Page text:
Are Electric-Powered Heaters Really Efficient?

Electric heaters often promise a ton of heat without consuming a ton of energy. While nobody doubts how warm they can really get, the effectiveness of these heating systems is somewhat up for debate. In fact, there is quite a bit of evidence that suggests these heaters may not be all they promise to be. In fact, electric heaters often consume a ton of energy and place a lot of added strain on your electrical grid without a ton of benefit to your overall comfort.

Here is the truth about four popular types of electric heating systems and whether or not they’re the right choice for your home.

Electric Space Heaters

Electric space heaters are small, standalone heating units that can be plugged in virtually anywhere in your home. They produce heat by running current through a resistor coil, and these coils often pass the heat into blades that then heat passing air that is forced through by a blower fan. These systems do heat up quickly, and you usually don’t have to wait more than two or three minutes for them to reach their ideal temperature. However, the benefits of these systems are minimal.

Space heaters are really only good in extremely small areas. They’re good for adding some heat under a cold desk or to a corner where you’re working on a project. Larger space heaters may be good for a small bedroom or an entire single-room office space. However, they usually don’t have enough power to heat a large living space, kitchen, or dining room. And these systems often use more energy than most people realize. While they are an eco-friendlier option than central heating, particularly if you only need to heat a tiny area, electric space heaters can and do add up. Plus they often create cold pockets throughout your home due to inconsistency, they wear out quickly, and they can be dangerous if accidentally bumped or knocked over.

Electric Blankets

Electric blankets are popular for those who particularly dislike cold weather. They make a great addition to a cold bed or a friendly and warm companion for relaxing on the couch. They’re built to be safe in a number of circumstances, and higher-end models even include features like more precise temperature control and automatic timers that shut them off after a set amount of time (allowing for safe use while sleeping).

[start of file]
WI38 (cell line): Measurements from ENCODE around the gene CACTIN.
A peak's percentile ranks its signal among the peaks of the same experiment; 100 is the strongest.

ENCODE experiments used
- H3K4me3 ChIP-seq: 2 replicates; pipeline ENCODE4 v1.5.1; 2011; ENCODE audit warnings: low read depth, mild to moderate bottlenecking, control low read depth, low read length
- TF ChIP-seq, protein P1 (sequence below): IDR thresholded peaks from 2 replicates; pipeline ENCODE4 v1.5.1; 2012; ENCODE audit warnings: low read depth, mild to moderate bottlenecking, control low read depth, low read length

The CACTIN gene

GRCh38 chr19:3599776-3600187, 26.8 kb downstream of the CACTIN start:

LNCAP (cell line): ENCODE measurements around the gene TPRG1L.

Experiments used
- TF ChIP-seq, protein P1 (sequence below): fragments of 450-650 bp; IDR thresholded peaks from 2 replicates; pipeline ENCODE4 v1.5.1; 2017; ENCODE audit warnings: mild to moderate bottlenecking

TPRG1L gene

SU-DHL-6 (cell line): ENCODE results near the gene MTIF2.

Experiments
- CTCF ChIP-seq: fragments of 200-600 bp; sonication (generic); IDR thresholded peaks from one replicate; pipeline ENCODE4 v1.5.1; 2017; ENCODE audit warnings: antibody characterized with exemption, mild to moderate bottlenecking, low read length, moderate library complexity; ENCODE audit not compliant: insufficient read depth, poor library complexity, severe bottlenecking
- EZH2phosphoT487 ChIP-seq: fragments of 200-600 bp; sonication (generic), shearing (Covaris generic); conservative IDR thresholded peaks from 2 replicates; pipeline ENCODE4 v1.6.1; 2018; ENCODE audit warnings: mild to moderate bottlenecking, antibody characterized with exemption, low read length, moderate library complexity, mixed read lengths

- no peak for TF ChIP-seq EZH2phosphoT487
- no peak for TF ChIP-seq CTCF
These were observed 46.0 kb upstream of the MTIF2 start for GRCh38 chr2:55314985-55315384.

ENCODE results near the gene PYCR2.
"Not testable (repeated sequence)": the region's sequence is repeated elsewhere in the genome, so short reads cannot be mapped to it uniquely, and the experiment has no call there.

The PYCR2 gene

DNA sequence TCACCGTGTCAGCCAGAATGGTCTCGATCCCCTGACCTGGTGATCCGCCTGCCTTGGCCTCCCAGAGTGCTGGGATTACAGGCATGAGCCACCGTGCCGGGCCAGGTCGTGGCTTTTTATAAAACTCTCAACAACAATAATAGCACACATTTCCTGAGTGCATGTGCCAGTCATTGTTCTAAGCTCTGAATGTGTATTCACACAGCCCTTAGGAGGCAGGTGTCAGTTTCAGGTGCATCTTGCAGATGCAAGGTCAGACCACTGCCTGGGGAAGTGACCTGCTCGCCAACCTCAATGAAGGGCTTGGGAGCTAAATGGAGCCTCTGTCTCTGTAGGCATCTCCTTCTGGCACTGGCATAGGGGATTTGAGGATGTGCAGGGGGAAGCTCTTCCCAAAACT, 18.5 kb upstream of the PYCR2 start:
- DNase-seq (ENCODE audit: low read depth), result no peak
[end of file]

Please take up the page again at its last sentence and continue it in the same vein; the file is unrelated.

However, electric blankets are not as energy-efficient as many people think, and likewise, they don’t actually heat the room they are in. All they really do is provide you with warmth, not the environment around you. For this reason, it might seem a little strange to compare them with the other entries on this list. However, we feel it’s appropriate because they are immensely popular substitutes for a full-fledged heating system.

Electric Radiative Heaters

Electric radiative heaters are units that are permanently-installed heating units, often found throughout a home. This is particularly true for older and smaller homes as well as older apartments and townhomes. These units were affordable, required no gas connections or ventilation, and thus became the most practical choice when constructing a number of units all at once. You can usually tell them by their distinct, red-hot glowing coil running around a heater core, which is usually shielded by a protective grate. These heaters also don’t usually have a fan that forces the heat out into the room, instead opting for allowing ambient air movement to transport the heat.

However, as far as heating options go, there may not be a more inefficient method. These old heaters use a ton of energy, and their age means that they likely use even more today than they did while they were new. These systems require a ton of current in order to get their heating coils up to the ideal temperature, and you often need to keep them on for long periods of time in order to start to even slightly increase the indoor temperature in your home.

Electric Heat Pumps

Electric heat pumps are by far the most effective and efficient model of indoor heating found on the market today. These are a central, forced-air heating unit, so homes without a pre-existing furnace or electric heating system may find it difficult to install one of these systems, but for those who can, the results are simply unmatched.

Electric heat pumps don’t actually produce heat, but instead capture it from the air outside, compress it in a compressor, and send it indoors where it is passed into the air through a heat exchanger. From there, the heated air is forced around your home using a blower fan. This process creates far less heat than gas-burning furnaces, old electric radiators, or really just about any other type of heating system available on the market today when compared to the amount of energy consumed for it.

Is your home struggling to keep up with your electrical demands while you have your heater running? Get your electrical system inspected by the pros at Lightning Bug Electric! Dial (404) 471-3847 today.